[Editor’s note: We ran long and late this time around, so Corey opted to address James’ question in a future installment.]

JEREMY:
The primary role that Sykes and Givens have played in the story may be scaled back in future stories, from the way this issue wraps them up, and this makes me happy. I have enjoyed what they bring to the book, but at the same time I want a book about NEW WARRIORS. I may not have the team I want, but I would like to see at least half of each issue devoted to helping me get top know the new team better.

FLANK:
I’d love to never see Sykes and Givens again. They’re ham-fisted cliches who blunder through the story, trying to intimidate every single person they talk to. And I don’t buy that as a workable investigative technique.

COREY:
I too also hope we’re done with Sykes and Givens. In the end, I don’t think they really added much to the discovery or mystery of the team that Sophia couldn’t have done, had she been given more to do. Had it been her digging up info on this mysterious group suddenly so interested in her, we probably would’ve felt a stronger connection to her, and it probably would’ve added more drama and tension to her discoveries of Night Thrasher’s identity. If this is the last we see them, which would be fine with me, their entire journey was kind of pointless because all of their discoveries led to them doing nothing but sorta non-threatening Tony Stark. There was no pay off.

JAMES:
Like Jeremy, I’m really NOT sad to see the back of Sykes and Givens. They were interesting for maybe the first issue, but since then I feel they have been taking away panel time from the other characters. A reduction in characters to be explored should (hopefully) lead to more focus on the new Warriors which is something this series needs in my opinion.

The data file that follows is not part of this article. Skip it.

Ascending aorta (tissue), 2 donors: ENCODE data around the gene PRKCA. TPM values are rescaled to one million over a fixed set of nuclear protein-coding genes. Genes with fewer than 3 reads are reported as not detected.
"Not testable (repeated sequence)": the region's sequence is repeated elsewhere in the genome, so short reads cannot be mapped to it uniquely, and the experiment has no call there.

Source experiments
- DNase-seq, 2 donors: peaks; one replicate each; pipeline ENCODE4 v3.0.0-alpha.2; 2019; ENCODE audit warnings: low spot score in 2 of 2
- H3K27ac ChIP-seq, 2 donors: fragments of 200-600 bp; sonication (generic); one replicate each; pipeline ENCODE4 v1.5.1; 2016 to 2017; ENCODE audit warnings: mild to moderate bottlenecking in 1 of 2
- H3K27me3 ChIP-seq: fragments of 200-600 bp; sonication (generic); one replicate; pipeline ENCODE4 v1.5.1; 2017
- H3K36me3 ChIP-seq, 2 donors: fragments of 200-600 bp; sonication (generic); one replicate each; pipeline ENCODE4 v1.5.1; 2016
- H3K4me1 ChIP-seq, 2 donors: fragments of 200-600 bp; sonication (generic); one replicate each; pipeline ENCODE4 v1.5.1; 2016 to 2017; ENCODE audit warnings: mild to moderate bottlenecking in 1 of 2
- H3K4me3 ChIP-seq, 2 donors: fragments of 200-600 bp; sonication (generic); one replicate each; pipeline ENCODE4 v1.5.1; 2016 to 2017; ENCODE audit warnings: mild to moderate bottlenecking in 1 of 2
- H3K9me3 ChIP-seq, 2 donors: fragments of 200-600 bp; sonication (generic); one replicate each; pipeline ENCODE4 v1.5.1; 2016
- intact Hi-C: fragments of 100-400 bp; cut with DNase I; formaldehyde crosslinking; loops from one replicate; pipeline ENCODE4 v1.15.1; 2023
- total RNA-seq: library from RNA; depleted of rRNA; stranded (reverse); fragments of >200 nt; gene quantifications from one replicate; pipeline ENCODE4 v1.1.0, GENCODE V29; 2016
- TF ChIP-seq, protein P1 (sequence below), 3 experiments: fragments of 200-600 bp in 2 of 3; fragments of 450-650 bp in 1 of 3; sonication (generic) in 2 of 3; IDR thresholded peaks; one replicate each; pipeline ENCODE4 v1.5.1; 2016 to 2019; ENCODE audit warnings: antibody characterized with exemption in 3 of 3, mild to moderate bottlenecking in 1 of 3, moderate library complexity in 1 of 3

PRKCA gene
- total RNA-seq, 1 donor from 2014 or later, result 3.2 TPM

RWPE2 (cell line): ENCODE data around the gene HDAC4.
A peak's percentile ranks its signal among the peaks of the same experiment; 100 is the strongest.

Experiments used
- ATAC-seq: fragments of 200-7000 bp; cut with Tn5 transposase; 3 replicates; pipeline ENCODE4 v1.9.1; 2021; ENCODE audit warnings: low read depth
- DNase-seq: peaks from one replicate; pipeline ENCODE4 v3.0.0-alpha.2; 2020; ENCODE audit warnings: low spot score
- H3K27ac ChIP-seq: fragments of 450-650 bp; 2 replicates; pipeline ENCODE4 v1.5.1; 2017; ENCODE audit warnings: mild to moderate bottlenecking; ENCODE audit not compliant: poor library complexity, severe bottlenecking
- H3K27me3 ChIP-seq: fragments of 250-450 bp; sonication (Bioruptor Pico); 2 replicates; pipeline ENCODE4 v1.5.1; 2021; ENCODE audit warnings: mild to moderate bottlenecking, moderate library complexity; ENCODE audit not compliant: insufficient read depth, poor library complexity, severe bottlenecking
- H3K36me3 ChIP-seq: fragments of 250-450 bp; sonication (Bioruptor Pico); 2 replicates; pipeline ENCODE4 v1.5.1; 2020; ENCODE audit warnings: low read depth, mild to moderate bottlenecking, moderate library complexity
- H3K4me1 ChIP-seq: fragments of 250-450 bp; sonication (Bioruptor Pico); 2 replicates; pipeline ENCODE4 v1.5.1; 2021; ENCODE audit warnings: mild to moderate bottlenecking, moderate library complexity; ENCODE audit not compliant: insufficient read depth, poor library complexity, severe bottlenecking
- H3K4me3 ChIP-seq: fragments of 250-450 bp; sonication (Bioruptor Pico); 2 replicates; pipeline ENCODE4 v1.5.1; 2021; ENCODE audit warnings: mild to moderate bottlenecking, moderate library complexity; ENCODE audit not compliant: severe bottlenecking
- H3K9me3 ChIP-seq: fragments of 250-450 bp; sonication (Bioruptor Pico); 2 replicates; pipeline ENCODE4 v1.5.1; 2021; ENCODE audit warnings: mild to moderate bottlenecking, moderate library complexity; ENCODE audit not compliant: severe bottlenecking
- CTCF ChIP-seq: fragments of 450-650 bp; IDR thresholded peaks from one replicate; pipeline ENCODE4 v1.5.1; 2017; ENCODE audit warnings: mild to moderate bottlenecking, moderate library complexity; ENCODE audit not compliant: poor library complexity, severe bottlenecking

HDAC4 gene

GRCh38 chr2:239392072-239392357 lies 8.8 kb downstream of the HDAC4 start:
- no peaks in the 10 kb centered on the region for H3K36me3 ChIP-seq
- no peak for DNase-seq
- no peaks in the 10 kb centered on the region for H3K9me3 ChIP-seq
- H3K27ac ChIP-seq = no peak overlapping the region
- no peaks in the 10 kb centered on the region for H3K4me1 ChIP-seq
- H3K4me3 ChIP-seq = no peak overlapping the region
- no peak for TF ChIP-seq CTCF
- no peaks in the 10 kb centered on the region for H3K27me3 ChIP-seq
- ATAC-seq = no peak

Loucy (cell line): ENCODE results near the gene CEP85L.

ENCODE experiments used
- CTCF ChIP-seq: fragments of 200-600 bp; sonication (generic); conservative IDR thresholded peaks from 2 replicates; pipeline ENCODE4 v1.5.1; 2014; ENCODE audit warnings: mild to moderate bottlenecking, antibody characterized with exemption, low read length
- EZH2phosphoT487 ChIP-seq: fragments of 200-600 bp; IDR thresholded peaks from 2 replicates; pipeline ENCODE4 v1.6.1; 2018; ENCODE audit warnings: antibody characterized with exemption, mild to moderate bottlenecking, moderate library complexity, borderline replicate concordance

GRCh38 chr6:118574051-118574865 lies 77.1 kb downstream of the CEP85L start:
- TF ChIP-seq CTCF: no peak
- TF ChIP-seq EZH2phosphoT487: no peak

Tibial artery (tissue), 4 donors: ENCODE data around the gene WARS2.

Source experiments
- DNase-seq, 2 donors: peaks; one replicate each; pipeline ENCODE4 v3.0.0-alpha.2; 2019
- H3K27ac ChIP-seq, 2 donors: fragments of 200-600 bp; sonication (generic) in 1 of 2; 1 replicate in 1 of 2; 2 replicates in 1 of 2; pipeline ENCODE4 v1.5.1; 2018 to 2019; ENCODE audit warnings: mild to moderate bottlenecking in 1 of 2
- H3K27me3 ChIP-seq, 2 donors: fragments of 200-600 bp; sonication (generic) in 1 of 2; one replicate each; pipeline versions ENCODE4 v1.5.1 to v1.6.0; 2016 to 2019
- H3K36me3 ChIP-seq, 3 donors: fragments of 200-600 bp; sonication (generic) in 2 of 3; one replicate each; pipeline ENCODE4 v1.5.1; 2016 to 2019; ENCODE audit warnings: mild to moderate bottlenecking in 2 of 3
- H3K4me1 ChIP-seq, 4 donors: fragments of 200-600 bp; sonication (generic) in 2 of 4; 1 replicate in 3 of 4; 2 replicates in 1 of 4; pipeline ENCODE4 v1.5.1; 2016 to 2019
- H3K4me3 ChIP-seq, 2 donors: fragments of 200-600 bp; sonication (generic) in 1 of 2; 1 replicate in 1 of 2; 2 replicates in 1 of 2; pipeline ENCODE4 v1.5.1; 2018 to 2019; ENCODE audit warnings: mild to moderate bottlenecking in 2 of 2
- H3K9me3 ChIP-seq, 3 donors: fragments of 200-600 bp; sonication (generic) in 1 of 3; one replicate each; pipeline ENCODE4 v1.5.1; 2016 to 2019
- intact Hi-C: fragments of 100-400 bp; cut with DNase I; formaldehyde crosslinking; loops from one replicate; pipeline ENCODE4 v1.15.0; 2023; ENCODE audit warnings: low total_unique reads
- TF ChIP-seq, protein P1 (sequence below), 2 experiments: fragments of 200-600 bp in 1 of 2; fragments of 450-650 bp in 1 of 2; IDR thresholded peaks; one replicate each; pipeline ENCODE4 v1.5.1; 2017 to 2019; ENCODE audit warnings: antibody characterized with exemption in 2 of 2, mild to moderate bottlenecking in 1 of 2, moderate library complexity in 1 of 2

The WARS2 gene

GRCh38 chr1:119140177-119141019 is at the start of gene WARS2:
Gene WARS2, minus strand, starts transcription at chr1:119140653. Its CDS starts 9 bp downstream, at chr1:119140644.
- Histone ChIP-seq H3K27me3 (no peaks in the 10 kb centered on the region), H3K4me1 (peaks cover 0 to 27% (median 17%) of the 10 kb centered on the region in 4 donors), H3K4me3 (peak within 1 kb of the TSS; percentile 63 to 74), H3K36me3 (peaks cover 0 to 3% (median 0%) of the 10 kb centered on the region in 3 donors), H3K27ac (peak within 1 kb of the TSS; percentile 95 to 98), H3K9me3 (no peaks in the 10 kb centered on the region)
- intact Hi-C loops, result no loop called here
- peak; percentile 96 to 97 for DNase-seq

JEREMY:
Al the identities are out of the bag now, and while the Ripcord shocker (Stacy X? Who would have guessed that?) certainly felt left-field, I am otherwise content with the information. Also content with the confirmation Jubilee is packing Wonder Gloves (I love the Wizard) and wondering who has “Turbo Armor” if that means what I think it means. Unlike many people, I am growing rather fond of the ex-mutant angle. I see lots of story potential in that, and I trust that at least some of your guys are on board with me here.

FLANK:
Ah, the ex-mutant question. Soap box time.

It struck me after I read this issue how strange this series concept is. Civil War put the Warriors in the spotlight like they’d never been before, caused a major change to their status quo, and tarnished their name. Relaunching NEW WARRIORS on the heels of it, about the team trying to reclaim their tarnished image, seems like an utter no-brainer.

But instead of picking up the team’s story post-Civil War, Marvel’s given us a comic about the fall-out of HOUSE OF M, several years late, packaged as the fall-out of CIVIL WAR. Which makes no sense.